One of the well-known quirks of Doctor Who is that the episode quality is somewhat uneven. There are some absolutely legendary episodes, but then there are some that even cause the most dedicated Whovians to roll their eyes. Unfortunately, this curriculum is uneven as well. The book is good and recommended but the same cannot be said about the video.
Rawle’s delivery in the video is good. I get the sense that he is a great Sunday morning preacher. However, the message in the video is essentially a summary of some of the essays from the book. The video basically serves as a cliff notes version of the book. What makes the video most disappointing is that the Doctor is nowhere to be seen. Doctor Who is a visual medium and this is a visual presentation about Doctor Who. It is somewhat unforgivable that there is not a single clip or even still image from Doctor Who present. When Rawle talks about Cybermen, why is there at least not a picture to show what this villain looks like?
I can understand that licensing might have been an issue, but the DVD retails for $40. It is forty minute video! At that price I find it hard to believe that some clips could not be included. The overall presentation of the video is just not good. It involves Rawle speaking in an empty room that has a VBS prop quality TARDIS replica and a fog machine. I actually used this curriculum with a small group, and they were all very disappointed with the videos. Given the price point, I sympathize with their disappointment.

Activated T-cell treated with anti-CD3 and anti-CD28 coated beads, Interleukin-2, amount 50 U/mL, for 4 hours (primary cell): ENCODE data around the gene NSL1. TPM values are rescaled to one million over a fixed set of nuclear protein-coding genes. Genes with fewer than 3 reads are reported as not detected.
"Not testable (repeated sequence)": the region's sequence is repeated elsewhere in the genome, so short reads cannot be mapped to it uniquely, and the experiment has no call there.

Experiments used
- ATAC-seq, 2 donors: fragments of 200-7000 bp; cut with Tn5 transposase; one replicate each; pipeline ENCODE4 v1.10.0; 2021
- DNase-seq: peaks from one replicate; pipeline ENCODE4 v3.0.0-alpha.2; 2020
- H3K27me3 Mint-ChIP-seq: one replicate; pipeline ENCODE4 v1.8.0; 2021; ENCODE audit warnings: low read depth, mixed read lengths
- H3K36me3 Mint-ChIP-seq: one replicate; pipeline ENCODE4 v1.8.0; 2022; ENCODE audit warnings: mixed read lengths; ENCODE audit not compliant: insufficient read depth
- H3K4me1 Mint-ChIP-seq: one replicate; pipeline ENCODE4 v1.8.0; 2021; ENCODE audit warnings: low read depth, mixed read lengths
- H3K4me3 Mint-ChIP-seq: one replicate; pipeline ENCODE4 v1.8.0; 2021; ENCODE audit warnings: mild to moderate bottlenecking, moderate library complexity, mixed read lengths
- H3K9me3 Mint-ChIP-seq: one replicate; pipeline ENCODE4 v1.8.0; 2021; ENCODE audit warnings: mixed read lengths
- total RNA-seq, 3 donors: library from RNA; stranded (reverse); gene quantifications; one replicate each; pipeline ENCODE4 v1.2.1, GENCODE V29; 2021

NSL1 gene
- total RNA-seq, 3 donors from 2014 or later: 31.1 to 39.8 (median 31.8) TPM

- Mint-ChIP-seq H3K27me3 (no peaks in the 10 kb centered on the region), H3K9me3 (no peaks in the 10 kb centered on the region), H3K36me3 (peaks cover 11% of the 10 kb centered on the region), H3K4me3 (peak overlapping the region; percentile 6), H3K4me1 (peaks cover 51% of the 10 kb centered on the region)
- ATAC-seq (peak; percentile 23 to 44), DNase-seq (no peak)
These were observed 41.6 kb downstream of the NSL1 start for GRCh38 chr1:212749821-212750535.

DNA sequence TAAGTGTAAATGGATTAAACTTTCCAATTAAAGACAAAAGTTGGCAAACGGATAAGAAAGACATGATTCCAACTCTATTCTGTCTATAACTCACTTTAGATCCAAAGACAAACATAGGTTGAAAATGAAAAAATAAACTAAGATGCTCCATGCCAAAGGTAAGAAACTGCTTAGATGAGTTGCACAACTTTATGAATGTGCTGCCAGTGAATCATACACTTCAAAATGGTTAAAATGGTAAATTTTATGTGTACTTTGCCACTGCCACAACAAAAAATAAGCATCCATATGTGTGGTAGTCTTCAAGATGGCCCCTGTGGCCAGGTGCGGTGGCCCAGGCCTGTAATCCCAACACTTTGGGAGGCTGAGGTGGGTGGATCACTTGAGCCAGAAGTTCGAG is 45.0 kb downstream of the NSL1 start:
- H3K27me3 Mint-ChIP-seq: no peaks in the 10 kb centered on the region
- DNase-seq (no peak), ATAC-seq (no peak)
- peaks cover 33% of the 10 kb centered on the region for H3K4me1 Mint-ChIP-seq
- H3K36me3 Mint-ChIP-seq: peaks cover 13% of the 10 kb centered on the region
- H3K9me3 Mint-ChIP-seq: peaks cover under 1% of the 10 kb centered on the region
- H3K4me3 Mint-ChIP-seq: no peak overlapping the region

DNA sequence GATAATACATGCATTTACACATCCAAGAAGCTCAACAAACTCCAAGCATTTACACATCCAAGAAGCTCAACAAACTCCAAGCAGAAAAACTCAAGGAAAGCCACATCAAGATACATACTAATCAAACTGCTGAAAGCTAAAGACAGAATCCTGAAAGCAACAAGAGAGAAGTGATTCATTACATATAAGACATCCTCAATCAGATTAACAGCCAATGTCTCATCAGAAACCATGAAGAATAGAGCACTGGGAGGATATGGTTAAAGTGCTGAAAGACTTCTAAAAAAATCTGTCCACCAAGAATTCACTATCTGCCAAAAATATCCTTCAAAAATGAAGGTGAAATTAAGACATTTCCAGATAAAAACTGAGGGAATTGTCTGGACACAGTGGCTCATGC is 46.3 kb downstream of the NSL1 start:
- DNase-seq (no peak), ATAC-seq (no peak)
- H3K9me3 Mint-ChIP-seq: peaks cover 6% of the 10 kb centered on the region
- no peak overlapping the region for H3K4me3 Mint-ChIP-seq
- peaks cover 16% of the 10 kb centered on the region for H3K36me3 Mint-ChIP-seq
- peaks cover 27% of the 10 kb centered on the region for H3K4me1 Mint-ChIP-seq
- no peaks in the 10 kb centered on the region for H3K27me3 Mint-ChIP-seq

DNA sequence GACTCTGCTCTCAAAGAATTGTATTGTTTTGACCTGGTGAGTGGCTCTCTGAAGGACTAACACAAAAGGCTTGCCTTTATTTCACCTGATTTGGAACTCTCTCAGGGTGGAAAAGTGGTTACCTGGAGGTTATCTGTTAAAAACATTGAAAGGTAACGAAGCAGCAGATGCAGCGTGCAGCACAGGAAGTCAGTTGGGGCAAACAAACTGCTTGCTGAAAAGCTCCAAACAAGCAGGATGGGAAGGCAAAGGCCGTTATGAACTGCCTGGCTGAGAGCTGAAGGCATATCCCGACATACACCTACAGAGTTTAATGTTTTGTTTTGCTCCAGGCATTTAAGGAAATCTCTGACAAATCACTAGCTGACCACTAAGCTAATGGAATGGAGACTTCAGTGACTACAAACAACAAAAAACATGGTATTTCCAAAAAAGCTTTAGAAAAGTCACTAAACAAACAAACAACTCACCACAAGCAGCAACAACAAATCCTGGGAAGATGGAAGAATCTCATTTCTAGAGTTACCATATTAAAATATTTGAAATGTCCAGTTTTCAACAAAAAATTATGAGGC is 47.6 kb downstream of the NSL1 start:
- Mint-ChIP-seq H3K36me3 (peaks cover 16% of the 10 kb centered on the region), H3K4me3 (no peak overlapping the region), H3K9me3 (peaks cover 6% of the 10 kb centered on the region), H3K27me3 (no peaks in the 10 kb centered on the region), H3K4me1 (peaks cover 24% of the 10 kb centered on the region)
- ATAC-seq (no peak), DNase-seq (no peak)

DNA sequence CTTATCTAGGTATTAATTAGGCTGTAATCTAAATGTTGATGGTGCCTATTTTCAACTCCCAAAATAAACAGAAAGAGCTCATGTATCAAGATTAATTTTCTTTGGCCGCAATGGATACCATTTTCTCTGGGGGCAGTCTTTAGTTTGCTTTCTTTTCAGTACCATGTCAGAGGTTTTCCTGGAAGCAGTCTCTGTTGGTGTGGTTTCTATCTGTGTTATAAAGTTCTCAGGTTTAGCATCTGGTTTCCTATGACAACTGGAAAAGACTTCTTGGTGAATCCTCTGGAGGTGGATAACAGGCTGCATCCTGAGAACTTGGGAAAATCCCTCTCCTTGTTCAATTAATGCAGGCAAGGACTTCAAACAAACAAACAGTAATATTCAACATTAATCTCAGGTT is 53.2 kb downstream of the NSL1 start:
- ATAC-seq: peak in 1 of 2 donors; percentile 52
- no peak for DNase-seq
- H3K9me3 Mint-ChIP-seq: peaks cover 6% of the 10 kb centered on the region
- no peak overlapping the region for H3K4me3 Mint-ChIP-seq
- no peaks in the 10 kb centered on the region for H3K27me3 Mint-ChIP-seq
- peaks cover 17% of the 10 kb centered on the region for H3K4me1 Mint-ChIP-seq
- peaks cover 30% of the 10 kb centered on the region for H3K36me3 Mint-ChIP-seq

The Discussion Guide
This is a fairly standard and straight forward leader guide that tends to accompany these kind of curriculum kits. That is not necessarily a negative thing. It has been my experience that with these kind of guides “your mileage may vary.” A group facilitator who is used to doing their own thing will not find much in here they are not going to already cover in their own way. However, this book is good for more inexperienced group leaders. The preparation section for each session is especially nice. There is a lot of suggested content in this discussion guide. With just a little augmenting, each section could be divided into two. Doing this grows the study from a quick four week diversion to a much meatier eight week exploration.
Like a typical season of Dr. Who this curriculum has its standout points and it’s not so good areas. The book is excellent and highly recommended. I think the best way to use this curriculum is to have everyone read the book, and spend two weeks per section. I would skip the DVD portion. The book says everything the DVD does better, and the DVD just is not worth the price. For almost half the price of the DVD an entire season of Dr. Who can be purchased on Amazon. Quite honestly that is a better use of funds, as then the clips referenced in the book can be shown. For people who are very interested in where pop culture and faith intersect, then The Salvation of Doctor Who is a good use of both time and space.